Leaf Spot Diseases of Turf
The "leaf spot" diseases are widespread on cool and warm-season turfgrasses and are caused by many different genera of fungi. Many of these diseases are minor in impact while others are capable of causing major destruction; only the most important pathogens will be covered here.
Bipolaris sorokiniana affects all turfgrass species in the warm, wet summer months. Symptoms appear as small dark purple to black spots on leaf blades which enlarge with centers fading to tan, often with a yellow halo. The disease is confined to leaf blades in early stages, but sheaths, roots, and crowns can become infected during hot, humid weather. Leaf spots may coalesce causing large, necrotic areas and a general thinning of the turf. B. sorokiniana overwinters as dormant mycelium or conidia in infected plant tissues, thatch, and in plant debris. B. sorokiniana is favored by warm, wet weather and disease severity increases with rising temperatures. A period of drought stress followed by rewetting also encourages the pathogen. The life cycle and epidemiology of Bipolaris are similar to those of Drechslera poae.
Drechslera poae was once a very important disease of Kentucky bluegrass. It has become far less common in recent years due to the availability of resistant cultivars; however, it may still be seen on golf courses and lawns where older KBG cultivars persist. The disease occurs in the cool, moist weather of spring as black to purple spots on the leaf blade. Older leaves are more susceptible to infection and lesions can encircle the entire leaf blade causing girdling and the death of individual blades or tillers. Eventually, the fungus invades leaf sheaths, crowns, and roots causing the "melting-out" phase of the disease.The turf thins, turns yellow to blackish brown, and roots, rhizomes, and crowns exhibit a reddish brown, dry rot. When the weather turns warmer and drier, the surviving turf will begin to recover and fill in. D. poae survives unfavorable periods as dormant mycelium in infected leaf tissue, thatch, and plant debris. When environmental conditions are conducive, the fungus sporulates profusely and can be spread by wind, rain, irrigation water, equipment, and people. Conidia may be produced at a wide range of temperatures, but 58-64°F (14-18°C) is the optimum. The pathogen is favored by extended periods of leaf wetness, cool, overcast or foggy days, poor air circulation, low light intensity, high nitrogen levels, and excessive thatch and leaf clippings.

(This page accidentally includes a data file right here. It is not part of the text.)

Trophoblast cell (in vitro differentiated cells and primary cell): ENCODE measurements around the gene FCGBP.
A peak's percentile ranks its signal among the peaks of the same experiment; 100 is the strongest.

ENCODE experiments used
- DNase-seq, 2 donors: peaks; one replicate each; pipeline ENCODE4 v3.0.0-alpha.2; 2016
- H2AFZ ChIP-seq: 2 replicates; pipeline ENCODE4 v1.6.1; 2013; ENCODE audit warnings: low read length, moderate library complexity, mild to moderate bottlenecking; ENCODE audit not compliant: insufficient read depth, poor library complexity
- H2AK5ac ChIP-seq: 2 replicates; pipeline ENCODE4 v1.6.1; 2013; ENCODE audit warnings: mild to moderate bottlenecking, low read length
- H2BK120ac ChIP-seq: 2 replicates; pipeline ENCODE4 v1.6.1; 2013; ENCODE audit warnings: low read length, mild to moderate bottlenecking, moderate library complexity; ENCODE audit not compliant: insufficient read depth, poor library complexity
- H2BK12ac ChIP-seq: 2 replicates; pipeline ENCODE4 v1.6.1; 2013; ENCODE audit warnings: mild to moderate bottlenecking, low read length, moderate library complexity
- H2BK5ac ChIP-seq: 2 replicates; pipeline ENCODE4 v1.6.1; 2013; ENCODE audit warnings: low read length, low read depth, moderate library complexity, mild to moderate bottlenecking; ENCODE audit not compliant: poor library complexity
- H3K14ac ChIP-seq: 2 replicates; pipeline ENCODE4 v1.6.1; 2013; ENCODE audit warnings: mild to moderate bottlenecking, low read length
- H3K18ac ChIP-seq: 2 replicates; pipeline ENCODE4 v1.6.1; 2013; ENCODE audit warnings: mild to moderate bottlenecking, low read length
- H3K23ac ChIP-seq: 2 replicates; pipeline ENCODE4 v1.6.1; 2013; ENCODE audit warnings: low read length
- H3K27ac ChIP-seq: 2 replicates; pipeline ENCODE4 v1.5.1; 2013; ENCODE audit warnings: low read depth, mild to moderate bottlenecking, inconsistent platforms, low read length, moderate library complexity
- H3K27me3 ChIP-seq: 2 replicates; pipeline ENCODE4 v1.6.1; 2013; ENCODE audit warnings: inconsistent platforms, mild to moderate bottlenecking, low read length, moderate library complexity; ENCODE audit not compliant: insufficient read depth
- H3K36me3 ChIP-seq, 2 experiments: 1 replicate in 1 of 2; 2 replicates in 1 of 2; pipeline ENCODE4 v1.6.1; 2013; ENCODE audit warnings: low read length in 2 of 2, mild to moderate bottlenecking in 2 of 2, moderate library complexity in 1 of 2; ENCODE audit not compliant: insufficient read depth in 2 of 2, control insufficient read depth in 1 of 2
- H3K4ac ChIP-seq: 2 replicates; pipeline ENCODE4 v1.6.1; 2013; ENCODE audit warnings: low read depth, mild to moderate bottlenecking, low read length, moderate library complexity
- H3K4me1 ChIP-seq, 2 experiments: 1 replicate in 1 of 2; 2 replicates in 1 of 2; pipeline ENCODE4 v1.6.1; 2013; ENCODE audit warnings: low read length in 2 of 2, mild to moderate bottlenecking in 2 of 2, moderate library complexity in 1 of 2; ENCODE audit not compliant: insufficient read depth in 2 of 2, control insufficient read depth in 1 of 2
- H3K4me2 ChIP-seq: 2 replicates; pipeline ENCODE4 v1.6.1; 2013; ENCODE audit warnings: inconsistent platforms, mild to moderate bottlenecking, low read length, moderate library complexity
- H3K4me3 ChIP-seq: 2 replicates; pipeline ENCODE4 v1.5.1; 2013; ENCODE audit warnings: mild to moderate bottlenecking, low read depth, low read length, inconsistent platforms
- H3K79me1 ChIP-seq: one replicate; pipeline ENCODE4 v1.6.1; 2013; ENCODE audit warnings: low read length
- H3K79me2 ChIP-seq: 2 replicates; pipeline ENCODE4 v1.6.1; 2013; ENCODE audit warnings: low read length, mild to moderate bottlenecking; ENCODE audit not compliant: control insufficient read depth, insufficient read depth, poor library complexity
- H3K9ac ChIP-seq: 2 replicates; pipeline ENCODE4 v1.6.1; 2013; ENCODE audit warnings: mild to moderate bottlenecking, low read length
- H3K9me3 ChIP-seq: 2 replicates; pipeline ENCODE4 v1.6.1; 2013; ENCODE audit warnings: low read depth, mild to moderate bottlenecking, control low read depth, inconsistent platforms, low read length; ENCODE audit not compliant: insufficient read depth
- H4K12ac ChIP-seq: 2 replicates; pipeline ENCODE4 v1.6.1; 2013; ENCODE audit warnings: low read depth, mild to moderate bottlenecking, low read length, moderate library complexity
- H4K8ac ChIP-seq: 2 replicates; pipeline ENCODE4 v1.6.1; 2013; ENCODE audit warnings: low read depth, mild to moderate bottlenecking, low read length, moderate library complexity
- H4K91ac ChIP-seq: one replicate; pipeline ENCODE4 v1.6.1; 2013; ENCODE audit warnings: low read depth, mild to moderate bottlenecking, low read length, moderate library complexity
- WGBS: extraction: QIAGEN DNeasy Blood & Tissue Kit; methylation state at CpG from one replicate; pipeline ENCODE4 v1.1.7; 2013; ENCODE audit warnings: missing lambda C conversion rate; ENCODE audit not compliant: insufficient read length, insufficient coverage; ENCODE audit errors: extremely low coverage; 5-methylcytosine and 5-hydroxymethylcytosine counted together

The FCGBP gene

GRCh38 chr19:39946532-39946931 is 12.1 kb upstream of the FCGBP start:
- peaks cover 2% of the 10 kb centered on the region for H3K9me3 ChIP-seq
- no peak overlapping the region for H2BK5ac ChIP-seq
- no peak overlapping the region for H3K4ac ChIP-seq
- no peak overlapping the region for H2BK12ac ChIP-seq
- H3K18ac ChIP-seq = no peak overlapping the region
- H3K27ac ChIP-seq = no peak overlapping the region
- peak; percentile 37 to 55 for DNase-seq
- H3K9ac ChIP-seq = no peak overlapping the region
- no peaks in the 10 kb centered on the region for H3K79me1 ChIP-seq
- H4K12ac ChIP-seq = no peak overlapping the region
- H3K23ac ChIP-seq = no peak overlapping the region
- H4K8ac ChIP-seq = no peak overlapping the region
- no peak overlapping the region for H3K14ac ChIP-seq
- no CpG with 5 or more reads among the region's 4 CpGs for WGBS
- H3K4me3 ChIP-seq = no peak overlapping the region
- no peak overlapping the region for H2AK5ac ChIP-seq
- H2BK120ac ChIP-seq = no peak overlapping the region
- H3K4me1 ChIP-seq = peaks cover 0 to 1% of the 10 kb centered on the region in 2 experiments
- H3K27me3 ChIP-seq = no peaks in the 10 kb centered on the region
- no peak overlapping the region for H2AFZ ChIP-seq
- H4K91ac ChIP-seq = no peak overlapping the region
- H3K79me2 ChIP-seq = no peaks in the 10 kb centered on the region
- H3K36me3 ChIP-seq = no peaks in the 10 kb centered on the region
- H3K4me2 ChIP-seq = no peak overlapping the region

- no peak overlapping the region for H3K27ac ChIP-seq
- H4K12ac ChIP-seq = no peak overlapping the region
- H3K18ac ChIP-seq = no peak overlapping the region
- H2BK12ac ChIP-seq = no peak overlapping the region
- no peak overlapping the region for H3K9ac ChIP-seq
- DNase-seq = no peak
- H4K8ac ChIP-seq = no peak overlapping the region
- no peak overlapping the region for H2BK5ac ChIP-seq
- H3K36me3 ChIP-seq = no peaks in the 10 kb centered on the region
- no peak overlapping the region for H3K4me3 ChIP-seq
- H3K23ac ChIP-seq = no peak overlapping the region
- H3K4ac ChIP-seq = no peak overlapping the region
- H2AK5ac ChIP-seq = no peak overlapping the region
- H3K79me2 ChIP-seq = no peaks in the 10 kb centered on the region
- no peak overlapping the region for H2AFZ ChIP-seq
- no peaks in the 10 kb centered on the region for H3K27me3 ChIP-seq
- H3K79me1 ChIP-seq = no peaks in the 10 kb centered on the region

Red Leaf Spot caused by Drechslera erythrospila is a disease of bentgrasses. Symptoms are small reddish brown, oval lesions which coalese, resulting in an overall reddish cast to affected turf. The disease occurs in randomly distributed, irregularly shaped patches. Individual blades are often girdled and die giving the appearance of drought stress. The disease is favored by warm, wet weather and its epidemiology is similar to D. poae.
Gloeocercospora sorghii (copper spot, zonate leaf spot) occurs primarily on bentgrass golf greens. Copper spot occurs in warm, wet weather as scattered, circular patches 1-3 in. in diameter that are salmon to copper color. Individual blades exhibit small red to brown lesions which may coalesce to blight the entire leaf. Copper spot can cause severe thinning, but seldom kills the plants. Infected turf recovers slowly in cool, dry weather. G. sorghii produces fruiting bodies (sporodochia) containing a gelatinous matrix of salmon-colored spores under wet conditions and tiny, black, spherical sclerotia develop in dead leaf tissue. The pathogen overwinters as sclerotia and when conditions are conducive for infection, disease development occurs rapidly. This disease is favored by prolonged leaf wetness, plant exudates from recently moved turf, high nitrogen levels, and acidic soils.